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Why Arts Education is Important in a Child’s Social Development

25 February 2019

As an advocate for the arts and the benefits it can bring about in young people, I could talk about this until I am blue in the face… but I shan’t. Instead I shall attempt to sum it up in a few hundred words.

The arts are a fantastic way of enhancing a young person’s social skills, development, education and creativity. Not only do the arts give young people the opportunity to express and explore who they are, but also offers a space where they can develop social skills in a safe and friendly atmosphere.

For my final piece of research for my Masters degree, I delved into the deep question: “What value do the arts hold for young people in education?”. Now this is a mind blowingly huge concept, but here’s one quote by Sir Ken Robinson (an education and creativity expert/legend) which will now forever be imprinted on my brain: 

             ‘Creativity is as important as literacy’. 

Through my research, my time as a teaching assistant, a teacher both in and out of schools, and my time as a Jigsaw manager, I can honestly say that I believe the arts are imperative to a child's development and that they offer a unique place between logic and creativity.

At Jigsaw, young people are constantly role-playing as different characters, trying on different ‘shoes’ to see which ones fit best. They get to work out how best to express their emotion in an open and honest way, with the chance to ‘practice’ before doing it for real in the outside world. Young people are encouraged and guided to develop their language skills through description, reading scripts and learning new words relative to the craft. Utilising script work, improvisation and lyric sheets, they can explore new ways of engaging with language outside of the conventional school learning space. 

Young people become motivated to convey their thoughts by their friendly and approachable teachers. By speaking to others from the perspective of another character, the arts allow development of their emotional articulacy and self-expression. They can begin to understand what it may be like to be someone else, empathise and begin to see the affects their actions can have on others. Imaginative play involves the process of pretending, or in other words, an opportunity to experiment with different roles of life. Social development is vital element to a person’s overall wellbeing, and these artistic encounters and interactions with others can help them anaylise their own behaviours and help to regulate thoughts and emotions.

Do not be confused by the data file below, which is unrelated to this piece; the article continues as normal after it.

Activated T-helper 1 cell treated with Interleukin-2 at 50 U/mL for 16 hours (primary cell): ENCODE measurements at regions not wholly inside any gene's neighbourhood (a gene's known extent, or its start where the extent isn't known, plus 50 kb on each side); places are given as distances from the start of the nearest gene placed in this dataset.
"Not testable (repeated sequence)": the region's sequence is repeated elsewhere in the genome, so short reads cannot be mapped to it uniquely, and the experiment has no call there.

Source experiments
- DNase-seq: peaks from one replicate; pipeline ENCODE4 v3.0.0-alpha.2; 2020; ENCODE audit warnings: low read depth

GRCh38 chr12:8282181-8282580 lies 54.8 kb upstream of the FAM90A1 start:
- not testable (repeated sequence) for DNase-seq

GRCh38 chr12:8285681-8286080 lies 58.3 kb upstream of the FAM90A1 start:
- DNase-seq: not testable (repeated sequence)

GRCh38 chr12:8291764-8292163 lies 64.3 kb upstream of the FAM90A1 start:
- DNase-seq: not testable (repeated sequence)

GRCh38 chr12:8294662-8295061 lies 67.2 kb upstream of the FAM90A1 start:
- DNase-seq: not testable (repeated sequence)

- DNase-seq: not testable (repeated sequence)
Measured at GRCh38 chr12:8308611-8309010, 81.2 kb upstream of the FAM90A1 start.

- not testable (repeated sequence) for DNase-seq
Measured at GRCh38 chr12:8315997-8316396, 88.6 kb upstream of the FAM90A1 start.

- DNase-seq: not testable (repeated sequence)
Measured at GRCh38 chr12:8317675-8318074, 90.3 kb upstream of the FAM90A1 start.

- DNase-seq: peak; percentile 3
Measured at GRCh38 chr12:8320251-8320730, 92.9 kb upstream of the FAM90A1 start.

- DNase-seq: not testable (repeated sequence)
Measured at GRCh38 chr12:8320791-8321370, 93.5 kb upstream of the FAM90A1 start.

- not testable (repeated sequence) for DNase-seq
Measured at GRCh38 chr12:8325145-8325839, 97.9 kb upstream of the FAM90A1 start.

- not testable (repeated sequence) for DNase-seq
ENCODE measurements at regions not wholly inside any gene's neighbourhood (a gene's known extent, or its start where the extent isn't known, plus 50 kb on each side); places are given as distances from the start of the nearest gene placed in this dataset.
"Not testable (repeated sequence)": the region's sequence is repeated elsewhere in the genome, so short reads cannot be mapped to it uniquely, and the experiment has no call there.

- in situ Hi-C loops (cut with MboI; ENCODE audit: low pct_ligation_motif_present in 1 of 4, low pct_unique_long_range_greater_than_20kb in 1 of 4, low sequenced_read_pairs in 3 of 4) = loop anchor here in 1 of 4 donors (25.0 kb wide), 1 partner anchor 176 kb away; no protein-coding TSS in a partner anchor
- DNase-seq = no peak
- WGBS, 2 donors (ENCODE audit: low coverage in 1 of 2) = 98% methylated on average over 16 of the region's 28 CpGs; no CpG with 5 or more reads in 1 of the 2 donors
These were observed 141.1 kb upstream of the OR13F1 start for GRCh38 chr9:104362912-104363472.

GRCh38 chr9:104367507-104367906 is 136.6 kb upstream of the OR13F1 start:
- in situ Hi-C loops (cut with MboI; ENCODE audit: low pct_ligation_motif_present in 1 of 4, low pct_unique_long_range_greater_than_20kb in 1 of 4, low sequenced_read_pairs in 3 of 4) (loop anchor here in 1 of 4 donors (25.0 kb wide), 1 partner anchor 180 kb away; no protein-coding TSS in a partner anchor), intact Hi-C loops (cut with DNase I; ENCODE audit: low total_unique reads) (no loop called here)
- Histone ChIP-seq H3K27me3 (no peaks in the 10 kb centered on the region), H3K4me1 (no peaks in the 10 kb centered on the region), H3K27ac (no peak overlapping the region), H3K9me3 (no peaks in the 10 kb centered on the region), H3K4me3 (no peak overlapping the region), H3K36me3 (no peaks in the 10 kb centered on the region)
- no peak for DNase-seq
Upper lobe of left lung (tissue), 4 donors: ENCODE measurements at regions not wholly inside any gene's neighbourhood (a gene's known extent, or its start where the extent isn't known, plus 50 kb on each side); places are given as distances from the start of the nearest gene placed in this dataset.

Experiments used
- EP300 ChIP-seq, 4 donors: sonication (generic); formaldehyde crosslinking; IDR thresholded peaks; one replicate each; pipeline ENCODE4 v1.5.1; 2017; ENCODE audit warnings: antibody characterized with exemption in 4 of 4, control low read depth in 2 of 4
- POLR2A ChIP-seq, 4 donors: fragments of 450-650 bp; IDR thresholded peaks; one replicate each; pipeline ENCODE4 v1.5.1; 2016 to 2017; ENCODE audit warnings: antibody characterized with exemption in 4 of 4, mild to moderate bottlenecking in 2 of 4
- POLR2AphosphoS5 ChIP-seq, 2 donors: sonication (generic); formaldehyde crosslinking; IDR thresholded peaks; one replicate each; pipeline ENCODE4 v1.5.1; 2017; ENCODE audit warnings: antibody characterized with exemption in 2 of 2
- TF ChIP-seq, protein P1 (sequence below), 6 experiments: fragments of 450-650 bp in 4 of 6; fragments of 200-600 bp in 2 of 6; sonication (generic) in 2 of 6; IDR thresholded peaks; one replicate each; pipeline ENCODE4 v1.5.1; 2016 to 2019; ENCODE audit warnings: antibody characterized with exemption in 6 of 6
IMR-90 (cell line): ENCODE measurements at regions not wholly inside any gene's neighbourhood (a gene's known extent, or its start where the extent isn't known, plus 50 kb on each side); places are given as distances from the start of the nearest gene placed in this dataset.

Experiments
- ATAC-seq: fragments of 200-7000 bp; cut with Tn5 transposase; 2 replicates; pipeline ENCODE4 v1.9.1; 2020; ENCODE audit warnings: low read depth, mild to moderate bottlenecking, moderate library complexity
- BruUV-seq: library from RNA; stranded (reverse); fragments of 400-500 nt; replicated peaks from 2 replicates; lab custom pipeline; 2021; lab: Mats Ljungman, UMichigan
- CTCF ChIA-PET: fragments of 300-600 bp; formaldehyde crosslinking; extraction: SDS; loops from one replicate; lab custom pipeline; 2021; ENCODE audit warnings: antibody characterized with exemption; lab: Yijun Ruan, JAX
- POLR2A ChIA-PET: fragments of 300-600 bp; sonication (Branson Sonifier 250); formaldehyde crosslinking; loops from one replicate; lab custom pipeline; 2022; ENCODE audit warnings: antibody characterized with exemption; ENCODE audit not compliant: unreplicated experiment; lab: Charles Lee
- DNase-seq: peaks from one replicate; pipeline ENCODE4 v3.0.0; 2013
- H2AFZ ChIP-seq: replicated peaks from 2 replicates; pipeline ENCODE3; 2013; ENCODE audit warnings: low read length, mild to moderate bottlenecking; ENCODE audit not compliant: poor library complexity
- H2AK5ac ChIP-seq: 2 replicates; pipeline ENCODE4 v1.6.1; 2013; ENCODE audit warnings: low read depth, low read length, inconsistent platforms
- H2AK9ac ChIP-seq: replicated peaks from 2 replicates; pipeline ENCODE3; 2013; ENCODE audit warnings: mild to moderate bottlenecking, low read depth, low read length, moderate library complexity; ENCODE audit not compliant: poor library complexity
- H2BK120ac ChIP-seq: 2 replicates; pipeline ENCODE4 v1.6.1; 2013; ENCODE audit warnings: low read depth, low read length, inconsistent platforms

Jigsaws performing arts classes for 3-6 year olds are a fantastic opportunity for our little ones to begin to install these social skills, awareness of others and of themselves, as well as intelligence, discipline and perseverance. Working as a team, the teacher will take them on a 90 minute all singing, all dancing journey where the children will be immersed in a new world. A place where they are listened to, yet allowed to ask questions and express themselves, yet begin to understand discipline. 

Curiosity is a driving force behind a young person’s development and Jigsaw encourages the authentic process of growth through the arts. The arts force a person to live in the present, to see the now, and truly experience a singular moment. Never are the children forced to ‘perform’ or put under immense amounts of pressure to ‘put on a show’. Instead, they are watered and fed week on week, Saturday by Saturday, offering them the perfect growing conditions in order for them to prosper and thrive. 

Access to the arts is just as important as maths and literacy. It can offer an abundance of social development skills, creative thinking skills, body awareness, and emotional competence. Creativity really is as importance as learning how to read and write. Let me leave you with one last brilliant quote from Sir Ken Robinson, ‘if all you had was academic ability, you wouldn't have been able to get out of bed this morning. In fact, there wouldn't have been a bed to get out of. No one could have made one. You could have written about the possibility of one, but not have constructed it.’